Groundhog; Are They Only Bad Weather Predictors?

By Kimberly Shane

Groundhog 2020 bloggo graphik-01Groundhogs; are they only bad weather predictors?

Oh, glorious day! Punxsutawney Phil has predicted an early Spring! Let’s all enjoy this bit of cheer on a Monday. Can you imagine the warm sun beams? What about the smell of blooming flowers? Imagine the trees getting blooms. I wanted to give you time to celebrate this feeling before I ruin it with the truth. Although Phil has been in the weather prediction business for over a century, he’s terrible at his job. According to live science, he is only right 39% of the time—so we would be more accurate predicting the weather with the flip of a coin (which has a 50% accuracy rate).

So, you might wonder, how did a groundhog born in Punxsutawney named Phil get promoted to this elevated position of holding all our hopes and dreams for an early spring? This tradition was brought over by German settlers but based on geographic location different animals had been used—in England, a hedgehog, a marmot was used in France and a badger in Germany. However, the groundhog was more readily available after settling in the US; otherwise, we could be celebrating Badger Day. I for one am grateful, the fluffy groundhog is much more enjoyable to watch than a badger. But as cute as these pudgy, buck-toothed rodents are, they can do some serious damage to your property.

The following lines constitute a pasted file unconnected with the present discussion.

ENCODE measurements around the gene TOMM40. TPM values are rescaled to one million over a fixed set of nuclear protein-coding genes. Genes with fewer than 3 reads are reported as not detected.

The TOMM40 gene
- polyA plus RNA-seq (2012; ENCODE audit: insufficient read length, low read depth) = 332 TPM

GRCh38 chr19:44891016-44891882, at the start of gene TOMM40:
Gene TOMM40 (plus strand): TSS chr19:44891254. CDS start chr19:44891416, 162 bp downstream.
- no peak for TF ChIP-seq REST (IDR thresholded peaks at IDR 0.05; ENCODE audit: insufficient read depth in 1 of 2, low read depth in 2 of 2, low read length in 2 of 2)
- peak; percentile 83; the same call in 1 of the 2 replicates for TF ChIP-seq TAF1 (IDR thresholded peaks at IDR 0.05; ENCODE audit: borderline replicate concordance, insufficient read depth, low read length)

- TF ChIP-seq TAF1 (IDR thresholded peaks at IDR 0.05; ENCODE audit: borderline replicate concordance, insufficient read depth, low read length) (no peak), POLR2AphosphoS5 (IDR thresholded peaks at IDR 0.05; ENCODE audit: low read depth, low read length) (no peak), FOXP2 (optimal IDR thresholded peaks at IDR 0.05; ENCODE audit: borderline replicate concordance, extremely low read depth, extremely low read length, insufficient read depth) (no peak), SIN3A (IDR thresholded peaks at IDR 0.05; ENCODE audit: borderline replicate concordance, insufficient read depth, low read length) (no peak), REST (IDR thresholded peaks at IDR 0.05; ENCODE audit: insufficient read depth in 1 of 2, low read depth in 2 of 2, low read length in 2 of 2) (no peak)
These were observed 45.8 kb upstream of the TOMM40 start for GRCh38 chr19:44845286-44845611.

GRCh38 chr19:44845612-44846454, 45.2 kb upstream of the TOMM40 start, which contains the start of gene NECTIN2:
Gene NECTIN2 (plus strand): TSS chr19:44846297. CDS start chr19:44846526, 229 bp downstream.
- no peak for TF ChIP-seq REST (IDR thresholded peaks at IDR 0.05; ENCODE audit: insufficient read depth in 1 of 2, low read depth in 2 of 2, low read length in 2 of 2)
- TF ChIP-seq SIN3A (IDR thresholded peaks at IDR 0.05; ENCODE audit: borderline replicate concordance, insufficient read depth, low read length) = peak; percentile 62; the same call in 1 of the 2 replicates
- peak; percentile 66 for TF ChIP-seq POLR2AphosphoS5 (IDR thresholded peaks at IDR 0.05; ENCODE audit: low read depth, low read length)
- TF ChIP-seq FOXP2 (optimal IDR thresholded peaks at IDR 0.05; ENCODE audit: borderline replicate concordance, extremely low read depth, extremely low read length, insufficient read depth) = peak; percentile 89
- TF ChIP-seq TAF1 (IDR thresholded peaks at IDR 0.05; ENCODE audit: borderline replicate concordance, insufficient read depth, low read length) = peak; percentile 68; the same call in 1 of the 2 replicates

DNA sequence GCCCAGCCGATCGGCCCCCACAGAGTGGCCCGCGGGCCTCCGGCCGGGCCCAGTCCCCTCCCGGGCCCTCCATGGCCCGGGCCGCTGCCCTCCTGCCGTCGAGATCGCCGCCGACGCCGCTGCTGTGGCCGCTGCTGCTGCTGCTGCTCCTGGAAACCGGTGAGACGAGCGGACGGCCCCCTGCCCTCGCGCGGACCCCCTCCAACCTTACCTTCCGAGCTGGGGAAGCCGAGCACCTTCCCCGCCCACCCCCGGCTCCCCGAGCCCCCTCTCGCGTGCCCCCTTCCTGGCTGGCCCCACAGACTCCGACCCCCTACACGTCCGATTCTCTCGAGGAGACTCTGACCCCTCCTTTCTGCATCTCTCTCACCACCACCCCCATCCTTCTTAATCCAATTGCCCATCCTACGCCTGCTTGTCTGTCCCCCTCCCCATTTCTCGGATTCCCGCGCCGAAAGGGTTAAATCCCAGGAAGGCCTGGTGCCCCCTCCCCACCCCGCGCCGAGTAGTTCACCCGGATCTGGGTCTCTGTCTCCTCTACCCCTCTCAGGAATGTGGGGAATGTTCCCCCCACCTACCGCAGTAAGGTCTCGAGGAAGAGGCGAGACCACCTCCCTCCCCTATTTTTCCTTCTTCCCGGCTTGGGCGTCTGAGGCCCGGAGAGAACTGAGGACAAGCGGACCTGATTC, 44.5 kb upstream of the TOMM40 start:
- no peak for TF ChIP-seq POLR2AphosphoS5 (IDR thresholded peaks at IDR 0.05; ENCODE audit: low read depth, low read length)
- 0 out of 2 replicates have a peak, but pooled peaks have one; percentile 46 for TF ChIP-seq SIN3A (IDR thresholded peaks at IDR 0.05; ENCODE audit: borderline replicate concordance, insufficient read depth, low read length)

A groundhog’s first instinct is to burrow and by chewing and gnawing they can burrow a tunnel or a hole in the ground, creating a home for themselves. Not only does this create trip hazards for a homeowner but could spell out big problems if the burrowing takes place close to the foundation of a home. Groundhogs could weaken your home’s foundation directly through their tunnel digging or indirectly, by their tunnels allowing water to seep in over time, creating serious problems down the road. Additionally, they have been known to chew through wires and pipes, causing serious damage.

What can you do to protect your home from these bad weather predicting rodents? If you spot signs of a groundhog such as piles of dirt call professionals to trap and remove the animal. From there you may want to have the foundation inspected for any damage or risks. So, while Punxsutawney Phil might be one of the cutest rodents around, its not a good idea to invite him into your yard—or listen to his weather predictions for that matter.

Tags: House Buying